Determinism -- Secondly, formal logic is determinist and incapable of handling uncertainty and choice. But there is nothing to stop us expressing choice in first-order logic by using disjunctions. The formula 'p or q' denotes that either p is true or q is true (or possibly both). We can even express infinite choice by using a quantifier -- the formula 'there exists an x satisfying the predicate P', means that at least one value of x has the property P, though the formula does not specify which value of x to choose. Furthermore, we can incorporate probabilities into first-order logic or adopt a logic like fuzzy logic to handle uncertainty.10

Static -- The next objection is that formal logic has no way of dealing with transformation and change. In formal logic, if a predicate P is true of an object x then it will always be true. However, it is not hard to use first-order logic to express change in time by using an extra time parameter. Instead of saying that 'x has the property P' we say that 'x has the property P at time t'. Here the predicate P has become a binary predicate, relating x to t. In this set up it is perfectly possible for x to have the property P at some time t but not at another time t'.11

Another formalism, though not really a logic, that deals with change is calculus of Newton and Leibnitz. This highly successful subject deals with rates of change at instants of time by calculating the gradient of the tangent to a curve. It is certainly possible to express the fact that a quantity f(t) is changing at time t, indeed we can quantify the rate of change of f using the derivative f'.

Thus, at least on the face of it, it is possible to handle non-determinism and change in a formal system.

Non-contradiction and excluded middle -- Classically, there are only two truth values: every assertion is either true or false and never both. This is the law of excluded middle plus the law of non-contradiction. But in the real world we typically do not find things to be so clear cut. Now there are logics which do not insist on just two truth values (e.g. intuitionistic logic and fuzzy logic), but modelling transitions between, say, life and death, or whatever, in a realistic way would certainly be challenging for any formal system.

Events and Processes -- In dealing with properties that change over time, it is generally the case that formal logic uses static properties and instantaneous events. This is true of all the formalisms mentioned above, except perhaps fuzzy logic, and of the applications of logic to artificial intelligence and planning. A property p will remain true until at some definite time an event takes place terminating p, thereafter p will be false. So the event of `waking-up' will commence a period when a person is awake and some hours later the event of 'falling asleep' terminates that period. But when we look more closely, we see that these events are not instantaneous, but more or less protracted processes. Being awake is a process that is initiated not by an instantaneous and indivisible event but by the process of waking-up. Modelling this kind of behaviour in formal logic is certainly problematic.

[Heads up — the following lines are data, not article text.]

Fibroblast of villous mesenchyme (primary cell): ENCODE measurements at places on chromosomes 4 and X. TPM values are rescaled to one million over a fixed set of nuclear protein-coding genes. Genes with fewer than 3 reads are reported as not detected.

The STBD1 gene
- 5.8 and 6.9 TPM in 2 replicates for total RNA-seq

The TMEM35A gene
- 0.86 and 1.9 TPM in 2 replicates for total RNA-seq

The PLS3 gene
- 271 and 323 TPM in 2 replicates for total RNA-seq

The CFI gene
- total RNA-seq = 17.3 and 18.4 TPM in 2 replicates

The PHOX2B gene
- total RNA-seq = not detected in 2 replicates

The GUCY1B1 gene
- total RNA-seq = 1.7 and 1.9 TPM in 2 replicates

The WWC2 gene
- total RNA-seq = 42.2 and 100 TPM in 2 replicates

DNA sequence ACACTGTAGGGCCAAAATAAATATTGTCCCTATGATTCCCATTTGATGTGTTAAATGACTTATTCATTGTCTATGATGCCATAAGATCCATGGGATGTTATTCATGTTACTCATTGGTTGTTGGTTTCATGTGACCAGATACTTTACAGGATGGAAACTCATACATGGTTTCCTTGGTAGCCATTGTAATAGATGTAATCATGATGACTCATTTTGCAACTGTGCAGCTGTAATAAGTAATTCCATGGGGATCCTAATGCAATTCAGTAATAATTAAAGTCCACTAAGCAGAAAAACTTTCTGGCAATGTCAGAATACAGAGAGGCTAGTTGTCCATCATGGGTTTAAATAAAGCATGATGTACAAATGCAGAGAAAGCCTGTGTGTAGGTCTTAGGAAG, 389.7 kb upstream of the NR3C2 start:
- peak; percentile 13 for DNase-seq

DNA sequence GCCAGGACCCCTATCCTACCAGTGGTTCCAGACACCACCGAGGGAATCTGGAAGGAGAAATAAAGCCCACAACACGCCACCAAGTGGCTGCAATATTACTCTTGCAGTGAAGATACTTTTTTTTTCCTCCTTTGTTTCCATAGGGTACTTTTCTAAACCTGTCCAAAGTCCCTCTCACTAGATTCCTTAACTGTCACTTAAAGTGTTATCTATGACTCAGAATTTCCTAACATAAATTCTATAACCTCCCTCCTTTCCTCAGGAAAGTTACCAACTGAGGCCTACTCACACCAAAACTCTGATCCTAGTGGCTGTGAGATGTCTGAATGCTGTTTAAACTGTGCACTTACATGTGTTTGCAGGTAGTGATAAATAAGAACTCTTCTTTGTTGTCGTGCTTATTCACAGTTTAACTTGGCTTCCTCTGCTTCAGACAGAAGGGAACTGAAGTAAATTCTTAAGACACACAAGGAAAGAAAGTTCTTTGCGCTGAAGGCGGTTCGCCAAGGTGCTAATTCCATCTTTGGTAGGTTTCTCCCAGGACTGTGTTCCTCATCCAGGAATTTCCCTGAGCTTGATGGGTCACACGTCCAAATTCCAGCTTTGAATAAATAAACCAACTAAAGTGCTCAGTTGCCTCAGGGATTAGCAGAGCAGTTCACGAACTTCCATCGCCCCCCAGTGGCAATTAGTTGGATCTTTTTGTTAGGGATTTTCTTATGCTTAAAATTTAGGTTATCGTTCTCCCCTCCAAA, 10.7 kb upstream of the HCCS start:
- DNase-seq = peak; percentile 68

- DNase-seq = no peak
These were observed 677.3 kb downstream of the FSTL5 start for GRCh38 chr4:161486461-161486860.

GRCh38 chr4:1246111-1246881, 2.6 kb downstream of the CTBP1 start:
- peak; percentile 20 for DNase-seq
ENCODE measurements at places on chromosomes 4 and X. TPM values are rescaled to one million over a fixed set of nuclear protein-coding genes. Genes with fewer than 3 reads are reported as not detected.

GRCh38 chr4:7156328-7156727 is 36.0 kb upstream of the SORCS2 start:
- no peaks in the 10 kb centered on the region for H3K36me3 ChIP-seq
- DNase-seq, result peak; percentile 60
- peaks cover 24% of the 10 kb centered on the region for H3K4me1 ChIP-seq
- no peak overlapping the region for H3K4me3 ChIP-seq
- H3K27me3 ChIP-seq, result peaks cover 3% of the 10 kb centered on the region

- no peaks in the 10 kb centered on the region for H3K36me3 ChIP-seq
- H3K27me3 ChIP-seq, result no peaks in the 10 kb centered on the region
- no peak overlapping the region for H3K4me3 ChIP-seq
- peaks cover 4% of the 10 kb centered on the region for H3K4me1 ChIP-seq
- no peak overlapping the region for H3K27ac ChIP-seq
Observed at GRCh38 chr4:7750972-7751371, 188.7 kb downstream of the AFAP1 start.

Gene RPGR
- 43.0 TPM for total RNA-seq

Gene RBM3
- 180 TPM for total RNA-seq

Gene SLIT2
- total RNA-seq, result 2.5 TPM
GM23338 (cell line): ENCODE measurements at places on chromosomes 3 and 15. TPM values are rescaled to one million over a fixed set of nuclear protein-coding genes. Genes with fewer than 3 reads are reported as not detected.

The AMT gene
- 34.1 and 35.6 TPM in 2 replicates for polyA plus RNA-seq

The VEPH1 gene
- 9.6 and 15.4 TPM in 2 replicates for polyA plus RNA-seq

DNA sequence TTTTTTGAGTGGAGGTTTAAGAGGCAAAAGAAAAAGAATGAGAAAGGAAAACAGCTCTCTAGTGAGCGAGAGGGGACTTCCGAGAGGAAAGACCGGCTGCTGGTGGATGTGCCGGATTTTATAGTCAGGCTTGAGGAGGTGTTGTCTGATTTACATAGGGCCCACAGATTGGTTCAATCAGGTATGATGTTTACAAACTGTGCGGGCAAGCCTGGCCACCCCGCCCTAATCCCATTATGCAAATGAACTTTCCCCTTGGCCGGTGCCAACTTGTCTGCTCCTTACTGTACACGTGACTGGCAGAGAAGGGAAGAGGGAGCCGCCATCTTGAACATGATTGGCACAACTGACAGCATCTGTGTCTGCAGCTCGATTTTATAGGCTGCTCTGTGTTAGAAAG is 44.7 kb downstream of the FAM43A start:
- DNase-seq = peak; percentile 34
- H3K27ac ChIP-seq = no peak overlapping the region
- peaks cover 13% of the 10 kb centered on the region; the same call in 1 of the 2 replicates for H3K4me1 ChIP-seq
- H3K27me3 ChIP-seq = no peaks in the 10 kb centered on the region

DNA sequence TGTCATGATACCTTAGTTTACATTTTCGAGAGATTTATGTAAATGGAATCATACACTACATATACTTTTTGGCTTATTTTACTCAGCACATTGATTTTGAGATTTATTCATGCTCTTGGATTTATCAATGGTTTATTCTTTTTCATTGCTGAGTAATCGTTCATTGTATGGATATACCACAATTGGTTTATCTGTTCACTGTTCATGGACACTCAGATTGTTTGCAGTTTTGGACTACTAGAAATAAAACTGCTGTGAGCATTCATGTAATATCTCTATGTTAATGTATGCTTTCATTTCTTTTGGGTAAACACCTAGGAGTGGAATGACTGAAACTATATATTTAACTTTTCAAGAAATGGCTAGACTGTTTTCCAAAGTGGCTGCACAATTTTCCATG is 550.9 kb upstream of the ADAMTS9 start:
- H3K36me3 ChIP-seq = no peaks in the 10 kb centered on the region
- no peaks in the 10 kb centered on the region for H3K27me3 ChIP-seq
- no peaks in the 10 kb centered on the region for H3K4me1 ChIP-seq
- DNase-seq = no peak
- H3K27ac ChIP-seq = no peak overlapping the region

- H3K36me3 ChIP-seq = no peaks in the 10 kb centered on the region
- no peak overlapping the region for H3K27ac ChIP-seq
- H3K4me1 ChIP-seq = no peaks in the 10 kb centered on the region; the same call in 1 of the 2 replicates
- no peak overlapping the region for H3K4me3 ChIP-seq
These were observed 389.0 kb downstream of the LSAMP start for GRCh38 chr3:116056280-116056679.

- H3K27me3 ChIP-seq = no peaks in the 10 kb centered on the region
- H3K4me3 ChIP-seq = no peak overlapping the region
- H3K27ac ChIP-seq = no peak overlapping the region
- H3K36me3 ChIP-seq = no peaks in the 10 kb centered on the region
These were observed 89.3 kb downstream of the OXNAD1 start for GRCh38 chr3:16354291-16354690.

Logical Atomism -- A more profound criticism of formal logic is that it leads to the view that the world is made up of indivisible objects and elementary properties. In this view, we start from basic entities and then apply elementary predicates to them and build up from these to more complex properties. Certainly in predicate logic the names and variables stand for individuals that have no internal structure and the atomic formulas also cannot be broken down any further. The same holds for all the other formal logics mentioned above. And yet, although it is very useful to use names and predicates in this way, in reality we find that each individual is a 'unity of opposites' containing different parts interacting with each other. Predicates also are not elementary.

Consider, for example, the property of 'being alive'. The predicate 'alive' actually describes a very complex property which must be analysed further in order to understand it. Furthermore, concepts such as 'value' or 'money' are not obtained as an aggregate of individual quantums of value or money, but result from a whole system based on the exchange of commodities. You cannot start from individual coins and notes and from there build up to the concept of money. It is necessary, as in the Hegelian method, to start from the abstract concept and go from there to the particular. Logical atomism is a criticism of formal logic which carries considerable weight.

Reductionism -- Is it possible to formalise in logic the entire process of rational thought? Within logic there has been a school that gave an affirmative answer to the question. The logicist project, which followed a suggestion of Leibnitz and was promoted by Frege then Russell and Whitehead, was an attempt to place all of mathematics, and perhaps all of science, on logical foundations. Frege wrote

The firmest method of proof is obviously the purely logical one, which, disregarding the particular characteristics of things, is based solely upon the laws on which all knowledge rests. [Fre72, page 103,preface]

He then continues, in the same article, to attempt to demonstrate that arithmetic and probably geometry, differential and integral calculus can be handled by this very rigorous method of deduction. To quote Frege again, 'arithmetic is a branch of logic and need not borrow any ground of proof whatever from experience or intuition'. This logicist project can be seen as a kind of reductionism in which all knowledge is ultimately reduced to simple logical foundations.